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Baby DNA analysis ushers in brave new world of treatment

By John Lauerman Bloomberg News KANSAS CITY, Mo. -- When Kira Walker was three weeks old, her pediatrician noticed a problem. She was frequently hungry and had dangerously low blood sugar for no obvious reason. Kira was born in Kansas City, Mo., ...

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Dr. Stephen Kingsmore, geneticist at Children’s Mercy Hospital in Kansas City, Mo., says “medicine will be transformed when the genome is part of our medical record. The art of medicine will move closer to becoming a science.” (Bloomberg Photo/Children’s Mercy Hospital)

By John Lauerman

Bloomberg News

KANSAS CITY, Mo. - When Kira Walker was three weeks old, her pediatrician noticed a problem. She was frequently hungry and had dangerously low blood sugar for no obvious reason.

Kira was born in Kansas City, Mo., where her doctors had access to a service few hospitals can match. Her DNA was sent to Children’s Mercy Hospital geneticist Stephen Kingsmore, who is able to determine a diagnosis in a day or two for half the babies with mysterious diseases referred to him. Until recently, these riddles took years to solve, or were never unraveled at all.

Hundreds of babies across the United States are having massive portions of their DNA deciphered as part of a five-year, U.S.-funded project to understand and navigate the brave new world of infant genetic testing. Kingsmore and a handful of other scientists are taking gene sequencing to the next level, using the technology to design treatment for infants with rare and unusual illnesses, and in some cases, finding therapies for genetic abnormalities never seen before.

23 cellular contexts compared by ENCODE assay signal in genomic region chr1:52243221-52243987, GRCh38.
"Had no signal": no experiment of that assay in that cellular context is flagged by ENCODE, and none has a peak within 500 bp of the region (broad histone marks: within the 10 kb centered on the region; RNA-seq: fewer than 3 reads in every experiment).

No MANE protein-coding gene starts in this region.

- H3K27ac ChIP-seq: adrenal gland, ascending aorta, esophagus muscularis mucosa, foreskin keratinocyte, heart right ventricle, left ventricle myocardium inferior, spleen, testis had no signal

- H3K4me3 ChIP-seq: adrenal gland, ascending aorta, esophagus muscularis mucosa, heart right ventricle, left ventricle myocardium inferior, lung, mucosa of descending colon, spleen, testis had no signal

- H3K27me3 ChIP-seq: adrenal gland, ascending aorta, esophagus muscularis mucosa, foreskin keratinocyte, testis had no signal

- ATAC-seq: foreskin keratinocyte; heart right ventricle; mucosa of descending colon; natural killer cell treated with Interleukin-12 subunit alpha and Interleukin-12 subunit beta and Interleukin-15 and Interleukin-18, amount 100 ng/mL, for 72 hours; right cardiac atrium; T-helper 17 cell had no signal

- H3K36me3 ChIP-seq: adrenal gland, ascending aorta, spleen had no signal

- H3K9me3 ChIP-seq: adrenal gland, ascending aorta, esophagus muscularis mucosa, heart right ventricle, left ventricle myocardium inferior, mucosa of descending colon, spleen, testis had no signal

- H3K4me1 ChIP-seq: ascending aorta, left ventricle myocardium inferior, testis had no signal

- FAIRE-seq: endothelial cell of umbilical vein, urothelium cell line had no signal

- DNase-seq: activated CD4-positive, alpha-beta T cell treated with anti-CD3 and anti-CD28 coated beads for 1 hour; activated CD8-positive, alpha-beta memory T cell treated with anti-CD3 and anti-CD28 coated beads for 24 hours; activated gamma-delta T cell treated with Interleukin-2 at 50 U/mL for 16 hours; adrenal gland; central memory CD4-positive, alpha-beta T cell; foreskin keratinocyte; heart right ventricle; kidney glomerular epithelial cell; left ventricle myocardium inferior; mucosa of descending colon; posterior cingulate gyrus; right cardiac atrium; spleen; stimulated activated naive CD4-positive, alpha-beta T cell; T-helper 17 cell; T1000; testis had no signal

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“The big picture is that medicine will be transformed when the genome is part of our medical record,” he said in an interview in his laboratory. “The art of medicine will move closer to becoming a science.”

About 5 percent of all babies born in the U.S., some 200,000 a year, probably suffer from a rare disorder, said Michael Watson, executive director of the American College of Medical Genetics and Genomics in Bethesda, Md.

Infant genetic testing may succeed in shedding light on conditions such as progeria, the disease of premature aging that killed Sam Berns, a 17-year-old from Foxborough, Mass., who was the subject of a recent HBO documentary. Testing some babies might lead to more knowledge about the disease and perhaps enable early experimental treatment, Watson said.

Sequencing gives a readout of the genome, the instructions each of the body’s cells carries for making and maintaining tissues. Genomes change from one generation to the next and certain alterations can result in diseases, some of them both rare and serious. That’s why sequencing the genes of infants holds so much promise.

Still, many parents and doctors remain wary as health experts grapple with a myriad of issues: who will pay, how much of the information should be shared with families, and whether the procedure should only be used in sick babies. About a quarter of the parents with sick children who are eligible for free genome sequencing through his program decline it, Kingsmore said.